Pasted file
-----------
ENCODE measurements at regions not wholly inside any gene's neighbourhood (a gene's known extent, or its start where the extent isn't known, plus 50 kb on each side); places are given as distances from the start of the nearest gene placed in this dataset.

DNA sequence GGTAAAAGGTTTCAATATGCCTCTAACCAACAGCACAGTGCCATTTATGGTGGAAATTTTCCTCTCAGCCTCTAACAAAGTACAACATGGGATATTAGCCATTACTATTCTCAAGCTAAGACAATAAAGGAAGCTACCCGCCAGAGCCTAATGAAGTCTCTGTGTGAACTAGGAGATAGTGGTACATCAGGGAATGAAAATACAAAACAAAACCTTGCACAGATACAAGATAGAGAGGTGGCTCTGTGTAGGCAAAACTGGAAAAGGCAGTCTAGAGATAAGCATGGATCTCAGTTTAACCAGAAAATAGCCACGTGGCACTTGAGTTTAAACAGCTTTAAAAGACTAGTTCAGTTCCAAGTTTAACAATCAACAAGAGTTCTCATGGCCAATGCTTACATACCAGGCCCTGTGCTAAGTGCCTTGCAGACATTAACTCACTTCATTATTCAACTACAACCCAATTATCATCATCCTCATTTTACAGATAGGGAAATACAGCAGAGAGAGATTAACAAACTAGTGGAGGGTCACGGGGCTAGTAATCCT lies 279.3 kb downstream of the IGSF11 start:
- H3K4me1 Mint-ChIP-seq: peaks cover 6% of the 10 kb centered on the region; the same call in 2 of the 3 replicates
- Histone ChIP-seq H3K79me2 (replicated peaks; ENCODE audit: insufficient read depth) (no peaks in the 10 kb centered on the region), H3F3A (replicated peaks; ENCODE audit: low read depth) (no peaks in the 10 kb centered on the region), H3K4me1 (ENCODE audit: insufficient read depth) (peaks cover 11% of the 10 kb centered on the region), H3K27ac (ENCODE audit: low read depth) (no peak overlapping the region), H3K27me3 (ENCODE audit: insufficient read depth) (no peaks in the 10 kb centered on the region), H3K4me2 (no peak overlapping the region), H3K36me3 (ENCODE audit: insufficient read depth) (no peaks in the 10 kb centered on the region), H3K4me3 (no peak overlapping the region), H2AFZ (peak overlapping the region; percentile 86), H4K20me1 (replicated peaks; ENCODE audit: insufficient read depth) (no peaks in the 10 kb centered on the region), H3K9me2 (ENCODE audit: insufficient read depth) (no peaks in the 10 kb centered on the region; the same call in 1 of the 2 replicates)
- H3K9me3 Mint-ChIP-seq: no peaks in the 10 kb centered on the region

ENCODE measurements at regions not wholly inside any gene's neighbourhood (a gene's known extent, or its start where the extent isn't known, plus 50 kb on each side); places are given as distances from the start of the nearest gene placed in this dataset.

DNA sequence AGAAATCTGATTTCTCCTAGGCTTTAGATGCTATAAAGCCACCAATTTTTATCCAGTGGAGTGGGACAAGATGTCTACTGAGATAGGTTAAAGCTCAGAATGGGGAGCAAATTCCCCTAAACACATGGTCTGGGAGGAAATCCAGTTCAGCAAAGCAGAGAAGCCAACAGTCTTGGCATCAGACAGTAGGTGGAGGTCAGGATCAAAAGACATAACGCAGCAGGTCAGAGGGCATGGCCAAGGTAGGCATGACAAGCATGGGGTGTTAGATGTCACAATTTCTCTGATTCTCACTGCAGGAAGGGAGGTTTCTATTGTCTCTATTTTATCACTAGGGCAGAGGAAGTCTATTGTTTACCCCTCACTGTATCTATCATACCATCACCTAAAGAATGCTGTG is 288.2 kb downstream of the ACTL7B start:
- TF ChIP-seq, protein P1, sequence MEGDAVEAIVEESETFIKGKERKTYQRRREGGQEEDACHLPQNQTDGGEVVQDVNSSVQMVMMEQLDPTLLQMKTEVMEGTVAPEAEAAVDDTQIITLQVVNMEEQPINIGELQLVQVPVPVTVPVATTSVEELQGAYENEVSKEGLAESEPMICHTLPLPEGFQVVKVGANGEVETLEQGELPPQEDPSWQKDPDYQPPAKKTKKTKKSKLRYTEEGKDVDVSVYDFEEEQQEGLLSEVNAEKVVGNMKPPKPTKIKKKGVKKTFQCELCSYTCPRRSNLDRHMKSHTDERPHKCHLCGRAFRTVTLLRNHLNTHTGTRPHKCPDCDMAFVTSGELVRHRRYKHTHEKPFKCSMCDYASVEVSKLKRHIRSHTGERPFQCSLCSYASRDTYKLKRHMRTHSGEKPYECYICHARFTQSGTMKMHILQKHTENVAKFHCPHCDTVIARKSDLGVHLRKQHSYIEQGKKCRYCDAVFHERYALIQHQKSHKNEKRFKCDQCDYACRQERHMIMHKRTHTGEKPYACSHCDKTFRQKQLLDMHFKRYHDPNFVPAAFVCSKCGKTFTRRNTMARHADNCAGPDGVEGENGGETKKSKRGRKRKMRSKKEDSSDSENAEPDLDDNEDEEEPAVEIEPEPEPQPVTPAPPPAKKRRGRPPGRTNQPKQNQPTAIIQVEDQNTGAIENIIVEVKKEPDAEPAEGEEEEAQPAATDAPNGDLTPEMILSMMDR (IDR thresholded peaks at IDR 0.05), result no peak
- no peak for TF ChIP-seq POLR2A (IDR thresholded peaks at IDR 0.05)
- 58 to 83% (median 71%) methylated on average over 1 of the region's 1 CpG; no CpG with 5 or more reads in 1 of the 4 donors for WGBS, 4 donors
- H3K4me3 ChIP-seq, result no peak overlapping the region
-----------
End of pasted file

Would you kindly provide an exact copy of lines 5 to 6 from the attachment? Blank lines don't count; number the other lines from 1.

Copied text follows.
- H3K9me3 Mint-ChIP-seq: no peaks in the 10 kb centered on the region

ENCODE measurements at regions not wholly inside any gene's neighbourhood (a gene's known extent, or its start where the extent isn't known, plus 50 kb on each side); places are given as distances from the start of the nearest gene placed in this dataset.